Bed Bath & Beyond’s New Funding Won’t Save It
At the end of last month, Bed bath and beyond (BBBY -8.76%) revealed a new plan to get out of an accelerating downward spiral.
Under interim CEO Sue Gove, the company plans to slash costs as much as possible, shift its merchandise assortment to national brands to win back customers, close another 150 underperforming stores and postpone virtually all long-term strategic investments. Meanwhile, Bed Bath & Beyond has locked up $505 million in new debt financing to shore up its liquidity.
By lining up new funding and cutting expenses to reduce cash burn, management hopes to buy time to turn the situation around. Unfortunately, even these heroic efforts are unlikely to save the iconic furniture retailer.
Business remains terrible
Three months ago, Bed Bath & Beyond reported comparable sales fell 23% year-over-year in the first quarter. This resulted in a net loss of $358 million and a quarterly cash burn of nearly $500 million. Management expected sales trends to remain similar in the second quarter before improving in the second half of fiscal 2022.
Along with its strategy update in late August, Bed Bath & Beyond said the decline in mockup sales accelerated to around 26% in the last quarter. Cash burn improved somewhat to around $325 million, but it’s still extremely high by objective standards.
Management still expects sales trends to improve soon, but not by much. The company is now calling for a decline in comp sales in the “20% range” for the second half of the fiscal year. This will almost certainly prevent Bed Bath & Beyond from becoming profitable again, despite its aggressive cost-cutting plans.
No quick fix available
Focusing on cost reductions is the right move for Bed Bath & Beyond, as it offers the only plausible path to survival. That said, it will likely prove too little, too late.
For example, Bed Bath & Beyond has just concluded a two-year program to close 20% of its namesake stores. These closures had no noticeable positive effect on the company’s finances. The decision to close nearly 20% of the remaining Bed Bath & Beyond stores just after completing the previous downsizing shows how store closures are more a symptom of a failing brand than a solution.
Additionally, reducing costs and capital expenditures will not entirely solve Bed Bath & Beyond’s cash burn. After all, the company burned $325 million last quarter. Reducing quarterly expenses by $200 million would give some breathing room, but it wouldn’t make the business sustainable.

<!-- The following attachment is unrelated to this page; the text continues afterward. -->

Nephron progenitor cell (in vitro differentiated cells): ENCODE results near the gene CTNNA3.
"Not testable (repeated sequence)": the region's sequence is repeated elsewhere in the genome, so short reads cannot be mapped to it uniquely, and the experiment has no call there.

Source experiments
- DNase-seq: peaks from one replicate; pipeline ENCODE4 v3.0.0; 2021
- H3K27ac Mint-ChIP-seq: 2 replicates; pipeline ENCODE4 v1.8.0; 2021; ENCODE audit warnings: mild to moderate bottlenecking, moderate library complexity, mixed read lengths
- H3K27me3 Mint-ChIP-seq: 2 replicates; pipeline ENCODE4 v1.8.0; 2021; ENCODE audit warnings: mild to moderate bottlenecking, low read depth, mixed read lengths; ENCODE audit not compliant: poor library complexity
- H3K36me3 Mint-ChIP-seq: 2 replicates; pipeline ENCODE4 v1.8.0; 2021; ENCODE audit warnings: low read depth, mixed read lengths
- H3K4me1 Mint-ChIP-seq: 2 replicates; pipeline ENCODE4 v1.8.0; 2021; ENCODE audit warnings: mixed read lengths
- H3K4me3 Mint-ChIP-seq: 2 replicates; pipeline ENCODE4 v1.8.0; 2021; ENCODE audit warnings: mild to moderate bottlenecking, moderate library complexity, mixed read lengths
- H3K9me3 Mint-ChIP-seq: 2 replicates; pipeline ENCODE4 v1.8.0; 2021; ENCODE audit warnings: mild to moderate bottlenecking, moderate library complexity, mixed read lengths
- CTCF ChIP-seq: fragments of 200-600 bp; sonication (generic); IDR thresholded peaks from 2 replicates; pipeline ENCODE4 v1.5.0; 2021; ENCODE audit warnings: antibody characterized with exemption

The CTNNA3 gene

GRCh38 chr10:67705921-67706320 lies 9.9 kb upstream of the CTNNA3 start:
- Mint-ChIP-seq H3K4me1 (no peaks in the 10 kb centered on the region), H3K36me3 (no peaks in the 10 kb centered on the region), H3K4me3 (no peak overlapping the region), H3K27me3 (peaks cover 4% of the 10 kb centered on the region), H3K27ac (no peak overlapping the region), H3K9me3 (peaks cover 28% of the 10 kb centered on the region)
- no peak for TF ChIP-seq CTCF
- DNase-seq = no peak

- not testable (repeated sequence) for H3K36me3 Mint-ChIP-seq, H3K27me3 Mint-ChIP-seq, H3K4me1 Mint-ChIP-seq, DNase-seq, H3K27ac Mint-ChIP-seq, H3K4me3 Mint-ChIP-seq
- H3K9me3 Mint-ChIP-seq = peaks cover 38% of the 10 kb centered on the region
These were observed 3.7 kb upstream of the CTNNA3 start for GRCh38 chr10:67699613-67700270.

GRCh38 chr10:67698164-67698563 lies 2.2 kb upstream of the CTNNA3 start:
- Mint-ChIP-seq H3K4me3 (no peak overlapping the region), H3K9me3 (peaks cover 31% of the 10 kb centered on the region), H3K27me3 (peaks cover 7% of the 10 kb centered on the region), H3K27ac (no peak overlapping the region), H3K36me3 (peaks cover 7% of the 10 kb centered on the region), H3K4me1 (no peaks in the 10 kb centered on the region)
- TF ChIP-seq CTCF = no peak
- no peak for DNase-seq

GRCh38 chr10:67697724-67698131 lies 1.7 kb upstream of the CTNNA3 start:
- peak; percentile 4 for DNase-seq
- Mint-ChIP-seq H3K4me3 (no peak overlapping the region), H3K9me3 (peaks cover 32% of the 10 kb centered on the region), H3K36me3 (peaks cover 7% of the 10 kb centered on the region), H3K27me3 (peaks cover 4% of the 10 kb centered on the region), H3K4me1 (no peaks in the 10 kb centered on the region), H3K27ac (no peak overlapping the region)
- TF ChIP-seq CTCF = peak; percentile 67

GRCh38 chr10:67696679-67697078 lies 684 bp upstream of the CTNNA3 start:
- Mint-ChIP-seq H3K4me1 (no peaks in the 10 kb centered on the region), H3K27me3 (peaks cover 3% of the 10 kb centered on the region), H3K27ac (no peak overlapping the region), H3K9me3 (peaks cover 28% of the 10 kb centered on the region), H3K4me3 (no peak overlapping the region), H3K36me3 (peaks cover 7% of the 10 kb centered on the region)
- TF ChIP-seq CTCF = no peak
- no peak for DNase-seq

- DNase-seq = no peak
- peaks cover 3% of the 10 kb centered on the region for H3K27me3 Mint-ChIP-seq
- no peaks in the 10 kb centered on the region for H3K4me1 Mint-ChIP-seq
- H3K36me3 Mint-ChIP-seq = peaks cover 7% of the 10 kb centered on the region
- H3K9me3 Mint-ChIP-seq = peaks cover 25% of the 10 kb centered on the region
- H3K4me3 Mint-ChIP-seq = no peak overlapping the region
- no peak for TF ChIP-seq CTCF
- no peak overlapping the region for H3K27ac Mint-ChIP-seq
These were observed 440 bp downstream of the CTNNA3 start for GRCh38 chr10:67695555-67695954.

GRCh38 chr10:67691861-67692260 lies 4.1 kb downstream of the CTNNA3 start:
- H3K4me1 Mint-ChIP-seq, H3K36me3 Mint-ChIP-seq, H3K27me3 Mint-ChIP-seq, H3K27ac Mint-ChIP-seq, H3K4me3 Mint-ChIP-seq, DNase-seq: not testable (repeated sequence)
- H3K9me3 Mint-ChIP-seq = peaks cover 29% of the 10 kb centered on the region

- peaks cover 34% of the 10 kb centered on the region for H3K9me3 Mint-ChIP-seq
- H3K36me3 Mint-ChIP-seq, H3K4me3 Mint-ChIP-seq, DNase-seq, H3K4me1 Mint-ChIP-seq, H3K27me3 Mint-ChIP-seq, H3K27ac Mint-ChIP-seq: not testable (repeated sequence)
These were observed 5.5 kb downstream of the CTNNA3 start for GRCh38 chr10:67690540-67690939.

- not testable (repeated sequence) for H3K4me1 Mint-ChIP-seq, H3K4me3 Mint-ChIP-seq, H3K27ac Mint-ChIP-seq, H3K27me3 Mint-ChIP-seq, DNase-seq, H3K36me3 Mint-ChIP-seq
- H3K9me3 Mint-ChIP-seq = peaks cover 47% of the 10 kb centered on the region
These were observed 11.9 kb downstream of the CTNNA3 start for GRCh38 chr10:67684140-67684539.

Interest charges will skyrocket
The bulk of Bed Bath & Beyond’s new financing consists of a $375 million term loan with a variable interest rate that will start at around 10%. With the Federal Reserve likely to continue raising interest rates in the coming months, this interest rate could approach 12% by mid-2023.
Meanwhile, Bed Bath & Beyond drew $550 million on its revolving credit facility in the first half of fiscal 2022. These borrowings carry a much lower interest rate (around 4% today) , but it will also increase as the Fed raises rates.
In total, Bed Bath & Beyond’s recent borrowings could add about $75 million to its annual interest charges next year. This will complicate the company’s efforts to return to break even or better.
Just a game of desperation
There is only one plausible way back to profitability for Bed Bath & Beyond: a rebound in sales. But that will be next to impossible to achieve if furniture spending continues to decline.
Unfortunately, inflation remains very high, which will force many consumers to reduce their discretionary purchases. And the Fed’s moves to fight inflation by raising interest rates could tip the economy into a recession next year. Given how much people have invested in sprucing up their homes in 2020 and 2021, buying more home-related items is unlikely to be a priority in the next two years.
Even after its capital raise, Bed Bath & Beyond only has $1 billion in cash, down from $1.4 billion at the start of fiscal 2022. The company also plans to sell 12 million shares, but at current prices, it would only fetch about $100 million. .
This liquidity cushion gives Bed Bath & Beyond about a year to get sales and profits back on track. Unless there is a dramatic turnaround in the macroeconomic environment, that won’t be enough time. By the end of 2023, liquidity will likely be down to critical levels, with a $300 million debt maturity looming in mid-2024, making bankruptcy all but inevitable.